MOTR, Ep, 70: History Is the Shared Story of a People. But We're Forgetting Ours

Did you hear the story about the railroad station agent in the 1800s? A parcel arrived. But remained unclaimed for months.

Finally, the agent opened it to discover dozen of watches. He put them out for sale, and they went immediately at a good price. Turns out, sunup and sundown were the only time of day you needed to know until railroads began lacing the countryside with scheduled arrivals and departures.

The agent quit his job and began riding trains with a suitcase full of watches. Sold out all the time. He couldn’t keep up. So, he opened an office and began selling watches by mail.

His name was Richard Sears. He hired a watchmaker named Alvah Roebuck. They changed the way Americans lived when they created the first Amazon long before Jeff Bezos was even born.

American history is full of those kinds of rich, engrossing stories of successes and valiant failures that have combined to shape the place and the way we live now.

Never mind who was president when. That rote stuff is not as fascinating as the intricate details of our social history.

How did we become an actual nation? What did Interstates do besides up the speed limits? Why did chains drive out Mom and Pop stores? What do individual holidays reveal about our shared values?

Feels good to know the little and large tales that fill our 247 years of innovative national history.

It’s chockful of these people who made this vast place what we go along living in today without knowing hardly any of what makes the United States unique and worth preserving.

Sadly, that’s because U.S. schools are not teaching American history much anymore. History is old stuff — until it surprises by happening again because you didn’t see it coming.

I found a new Gallup Poll that documents that stunning ignorance. And it got me thinking.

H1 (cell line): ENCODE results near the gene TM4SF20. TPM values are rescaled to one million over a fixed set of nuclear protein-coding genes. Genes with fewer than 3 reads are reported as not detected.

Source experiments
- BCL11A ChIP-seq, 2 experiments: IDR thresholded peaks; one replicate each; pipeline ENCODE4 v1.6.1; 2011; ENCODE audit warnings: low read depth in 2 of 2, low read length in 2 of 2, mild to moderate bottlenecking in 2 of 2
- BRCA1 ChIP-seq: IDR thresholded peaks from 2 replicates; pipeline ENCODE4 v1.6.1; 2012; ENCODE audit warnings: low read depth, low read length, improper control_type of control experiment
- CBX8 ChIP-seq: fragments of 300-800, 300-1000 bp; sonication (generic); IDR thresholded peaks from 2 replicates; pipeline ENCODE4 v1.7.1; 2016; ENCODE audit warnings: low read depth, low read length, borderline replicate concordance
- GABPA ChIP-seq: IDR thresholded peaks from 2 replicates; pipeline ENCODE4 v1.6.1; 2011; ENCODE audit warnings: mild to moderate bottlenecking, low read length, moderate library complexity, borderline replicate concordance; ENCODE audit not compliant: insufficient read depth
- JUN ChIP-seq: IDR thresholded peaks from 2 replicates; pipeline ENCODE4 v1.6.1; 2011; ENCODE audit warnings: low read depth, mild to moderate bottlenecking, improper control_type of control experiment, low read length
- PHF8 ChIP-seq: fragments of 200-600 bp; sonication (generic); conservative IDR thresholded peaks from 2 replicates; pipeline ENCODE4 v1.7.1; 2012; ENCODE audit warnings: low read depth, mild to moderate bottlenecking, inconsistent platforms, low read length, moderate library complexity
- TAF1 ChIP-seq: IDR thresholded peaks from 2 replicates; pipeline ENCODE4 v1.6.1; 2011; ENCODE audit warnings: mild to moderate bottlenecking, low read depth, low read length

If you don’t know what you’ve got, if you don’t appreciate its worth, then why bother protecting it, preserving it, teaching our young people about it? Or someday fighting to keep it? I fear that’s where we’re blindly headed without even realizing.

When I was a boy in the 1950s, I very much wanted a four-band Hallicrafters S-38D shortwave radio to listen to the world. It took me two years of weekend and after-school chores to earn that much money. I still have that radio. Because I know what it took to get it.

So that’s what I discuss in this week’s audio commentary.

Here’s how you can get the books I mention. Go to and search Daniel Boorstin. His highly readable trilogy “The Americans” will show you the way. I especially recommend the second volume, “The National Experience.”

The most recent audio examined some of the seismic changes occurring in the American workplace these days. They include work from home. But now it looks like the most radical change in a century is coming: The four-day workweek.

This week’s column drew a lot of attention. It looks at Joe Biden’s surprising decision to share the vast U.S. cluster bomb inventory to help Ukraine resist the Russian invasion.

What Biden did not anticipate, perhaps, was what his decision also revealed about the state of our own defense supply situation. Not the first time the Biden crowd has presided over a national shortage.

But this one is scarier than a shortage of infant formula.

For fun, we’ve started to post an occasional series of memories culled from my nearly six decades in the news business and eight decades of life.

Hopefully, they’ll recall a common past for some but also reveal how our country has changed over this time, maybe shed a little light on where we are and where we might be going.

Here’s the first one. None of them will be behind the paywall. So, feel free to share.

Biden is off to Europe again. Mainly to a regular meeting of NATO allies. Turkey finally dropped its objections to Sweden’s entry. So, soon there will be 32 members in the most successful alliance in a very long time.

Predictably and sadly, our president is gaffing it up at every stop. Here. Here. And Here. And one big unanswered question: Why does Joe Biden walk that way. It’s an old man’s gait, for sure, short shuffles to prevent falls that don’t seem to work for him.

But why are his arms pinned to the side like that? Like he’s holding something tight inside his jacket.

He wants to continue doing this until January 2029.


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